Rethinking Regionalism: 20th-century Art and Visual Culture in the American West
December 5-6, 2019: Colorado Springs Fine Arts Center at Colorado College, Colorado Springs
Timed to coincide with the 100th anniversary of the founding of the Broadmoor Art Academy (the precursor to the current Colorado Springs Fine Arts Center), this symposium aims to provide a forum for new inquiries, challenges, and reassessments of Western American art and visual culture.
FAC Museum Exhibition Schedule and Mellon Foundation Artists in Residence
Due to the nature of our work, exhibitions are subject to change or cancellation. We will be updating this schedule regularly to keep it as current as possible. Please bookmark this page and stay tuned!
Pertenecer: Chicanx AArtists on Belonging(4, 5, 6, 7, 8) This exhibition expands on themes from the print portfolio Reflexiones del Corazon, created in 1992 to present personal perspectives on the essence of place. Keywords: Chicana/o, community, identity, place, poetry, printmaking
Rebecca Belmore: Facing the Monumental (6, 7, 8) Belmore’s artwork explores her lifelong commitment to the relation of beauty and politics in art. Keywords: water and land rights, cultural freedom, homelessness, violence against Indigenous people, performance art.
The UnBlocked Gallery is an exhibition and teaching space within the Museum that supports sustained pedagogical engagements with material and visual culture. As well, the gallery provides a public window into the learning processes experienced by our students.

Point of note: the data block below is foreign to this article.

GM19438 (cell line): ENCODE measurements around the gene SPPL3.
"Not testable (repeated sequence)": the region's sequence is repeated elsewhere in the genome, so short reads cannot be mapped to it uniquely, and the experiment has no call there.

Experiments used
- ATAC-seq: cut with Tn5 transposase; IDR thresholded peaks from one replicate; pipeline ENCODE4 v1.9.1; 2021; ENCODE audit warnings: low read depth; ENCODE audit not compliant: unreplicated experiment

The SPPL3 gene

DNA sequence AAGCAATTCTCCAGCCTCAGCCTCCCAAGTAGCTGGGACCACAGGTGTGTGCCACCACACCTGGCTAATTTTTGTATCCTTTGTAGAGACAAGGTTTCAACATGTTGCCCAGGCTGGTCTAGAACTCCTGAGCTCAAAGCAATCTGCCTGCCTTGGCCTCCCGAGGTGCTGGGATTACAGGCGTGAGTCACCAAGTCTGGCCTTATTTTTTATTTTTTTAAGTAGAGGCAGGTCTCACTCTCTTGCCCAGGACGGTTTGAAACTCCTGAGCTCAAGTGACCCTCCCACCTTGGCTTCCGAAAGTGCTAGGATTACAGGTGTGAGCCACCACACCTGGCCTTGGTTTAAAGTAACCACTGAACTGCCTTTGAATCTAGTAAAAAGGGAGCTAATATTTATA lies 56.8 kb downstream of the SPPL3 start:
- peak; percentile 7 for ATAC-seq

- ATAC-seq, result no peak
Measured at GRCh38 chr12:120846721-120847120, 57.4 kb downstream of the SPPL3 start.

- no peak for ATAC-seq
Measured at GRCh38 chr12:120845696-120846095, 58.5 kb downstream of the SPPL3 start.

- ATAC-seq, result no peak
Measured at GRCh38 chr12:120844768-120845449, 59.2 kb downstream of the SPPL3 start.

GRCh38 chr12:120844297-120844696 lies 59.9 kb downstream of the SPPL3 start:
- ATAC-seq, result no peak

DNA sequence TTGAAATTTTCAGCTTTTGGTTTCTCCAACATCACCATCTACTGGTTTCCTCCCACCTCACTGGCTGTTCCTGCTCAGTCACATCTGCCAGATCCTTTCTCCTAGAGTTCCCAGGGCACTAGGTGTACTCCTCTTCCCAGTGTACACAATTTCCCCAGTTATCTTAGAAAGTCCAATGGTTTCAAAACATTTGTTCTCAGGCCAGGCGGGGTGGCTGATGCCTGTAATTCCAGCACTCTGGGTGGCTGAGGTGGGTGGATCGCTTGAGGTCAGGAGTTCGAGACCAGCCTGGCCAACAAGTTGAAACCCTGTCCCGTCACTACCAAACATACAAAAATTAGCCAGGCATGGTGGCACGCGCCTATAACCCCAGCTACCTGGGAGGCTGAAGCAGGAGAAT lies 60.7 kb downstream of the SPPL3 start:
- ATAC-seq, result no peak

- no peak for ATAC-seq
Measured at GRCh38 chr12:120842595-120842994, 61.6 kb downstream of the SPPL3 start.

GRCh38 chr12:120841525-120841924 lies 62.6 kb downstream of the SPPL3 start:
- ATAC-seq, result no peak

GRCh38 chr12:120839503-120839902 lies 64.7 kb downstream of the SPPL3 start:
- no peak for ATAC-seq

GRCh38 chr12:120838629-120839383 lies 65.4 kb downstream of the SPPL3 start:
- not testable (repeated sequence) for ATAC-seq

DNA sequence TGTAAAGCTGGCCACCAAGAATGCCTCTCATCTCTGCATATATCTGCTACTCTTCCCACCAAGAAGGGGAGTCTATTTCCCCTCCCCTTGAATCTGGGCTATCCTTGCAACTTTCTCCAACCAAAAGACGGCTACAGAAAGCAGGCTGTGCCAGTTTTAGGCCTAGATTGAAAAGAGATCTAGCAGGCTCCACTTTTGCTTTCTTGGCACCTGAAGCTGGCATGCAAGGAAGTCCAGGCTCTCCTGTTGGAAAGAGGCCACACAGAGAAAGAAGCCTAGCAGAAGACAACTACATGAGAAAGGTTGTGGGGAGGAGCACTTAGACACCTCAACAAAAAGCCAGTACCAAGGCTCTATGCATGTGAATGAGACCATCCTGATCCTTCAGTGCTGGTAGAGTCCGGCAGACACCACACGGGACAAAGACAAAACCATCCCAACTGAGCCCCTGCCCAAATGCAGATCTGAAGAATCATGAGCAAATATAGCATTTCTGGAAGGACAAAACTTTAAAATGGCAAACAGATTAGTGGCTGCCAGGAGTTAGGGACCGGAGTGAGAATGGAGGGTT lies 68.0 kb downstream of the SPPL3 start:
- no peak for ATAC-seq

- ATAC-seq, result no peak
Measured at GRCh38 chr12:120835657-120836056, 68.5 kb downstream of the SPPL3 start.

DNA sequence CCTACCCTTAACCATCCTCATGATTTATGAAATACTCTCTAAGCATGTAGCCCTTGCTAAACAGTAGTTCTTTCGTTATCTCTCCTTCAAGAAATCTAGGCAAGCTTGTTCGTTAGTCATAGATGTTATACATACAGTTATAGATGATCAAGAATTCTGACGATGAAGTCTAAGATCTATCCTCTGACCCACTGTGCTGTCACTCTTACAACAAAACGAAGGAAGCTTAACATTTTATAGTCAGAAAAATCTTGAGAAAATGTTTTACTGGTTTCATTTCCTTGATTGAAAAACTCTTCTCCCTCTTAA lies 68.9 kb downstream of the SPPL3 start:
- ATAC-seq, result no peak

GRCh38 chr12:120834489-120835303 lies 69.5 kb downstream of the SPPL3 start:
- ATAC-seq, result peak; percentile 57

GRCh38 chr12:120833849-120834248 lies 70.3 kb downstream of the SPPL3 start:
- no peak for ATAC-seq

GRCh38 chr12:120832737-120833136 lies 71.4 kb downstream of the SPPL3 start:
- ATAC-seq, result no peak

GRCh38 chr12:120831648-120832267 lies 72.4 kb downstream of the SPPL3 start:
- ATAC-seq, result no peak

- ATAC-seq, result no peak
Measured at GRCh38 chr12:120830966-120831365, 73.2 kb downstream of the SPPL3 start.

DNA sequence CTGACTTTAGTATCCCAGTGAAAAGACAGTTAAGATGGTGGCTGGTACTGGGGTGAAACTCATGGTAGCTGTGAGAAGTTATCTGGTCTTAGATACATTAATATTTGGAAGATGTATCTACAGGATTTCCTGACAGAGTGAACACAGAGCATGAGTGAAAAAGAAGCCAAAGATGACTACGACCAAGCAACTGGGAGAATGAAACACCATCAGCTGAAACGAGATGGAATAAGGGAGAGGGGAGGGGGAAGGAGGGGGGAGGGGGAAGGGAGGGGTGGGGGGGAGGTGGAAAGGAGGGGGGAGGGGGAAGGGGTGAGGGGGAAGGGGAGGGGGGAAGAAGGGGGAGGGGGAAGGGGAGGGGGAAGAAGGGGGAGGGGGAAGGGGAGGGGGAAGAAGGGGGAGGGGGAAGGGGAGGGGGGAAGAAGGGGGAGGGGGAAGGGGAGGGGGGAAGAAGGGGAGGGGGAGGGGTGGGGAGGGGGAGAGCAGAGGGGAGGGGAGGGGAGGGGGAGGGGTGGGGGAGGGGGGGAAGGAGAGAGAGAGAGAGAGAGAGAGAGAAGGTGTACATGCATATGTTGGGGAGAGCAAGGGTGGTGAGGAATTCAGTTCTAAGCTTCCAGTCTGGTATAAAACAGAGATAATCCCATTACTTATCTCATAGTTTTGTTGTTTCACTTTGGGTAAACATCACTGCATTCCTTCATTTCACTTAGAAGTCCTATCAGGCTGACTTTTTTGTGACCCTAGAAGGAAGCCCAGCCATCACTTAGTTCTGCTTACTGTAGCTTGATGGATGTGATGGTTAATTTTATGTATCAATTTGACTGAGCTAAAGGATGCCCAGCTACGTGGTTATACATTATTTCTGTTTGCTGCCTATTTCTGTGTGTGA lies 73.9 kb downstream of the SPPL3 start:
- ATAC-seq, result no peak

The Museum is accepting applications for UnBlocked Gallery in academic year 2019/2020, blocks 1-8. Faculty from all departments across the college are encouraged to submit proposals; those whose proposals are accepted will work in consultation with museum staff in Spring 2019 to develop and support their projects.
As you prepare your courses for the 2019-2020 academic year, we hope you will consider these upcoming exhibitions (below) as opportunities for interdisciplinary engagement. For more details, please contact Julianne Gavino email@example.com
VTS, or Visual Thinking Strategies, is a collaborative exercise in critical visual analysis – which is a cross-disciplinary skill and a foundational component of a liberal arts education. While this excercise can be applied to almost any visual data – graphs, scientific diagrams, our physical environment – students of the sciences will benefit equally from doing VTS with art.
In Professor Jason Weaver’s 5th block course, Japanese Americans During WWII, his students explored the voices of people who were interned, and considered the social and political forces present during WWII. They also considered cultural factors common among Issei (first generation Japanese immigrants) and Nisei (second generation Japanese Americans) that could influence these experiences and events.
In the UnBlocked exhibit, students were asked to consider three groups of objects that might provide insight about the experiences of Japanese and Japanese Americans. The photographs allowed students to compare and contrast what one of the camps (Amache) looked like during the 1940s and present day. The artwork encouraged students to speculate about the experiences and perspectives of interned artists. And the propaganda provided context for ways that Japanese Americans were viewed and treated by society.
The following is Jason’s response to his experience planning for and using UnBlocked Gallery with his students.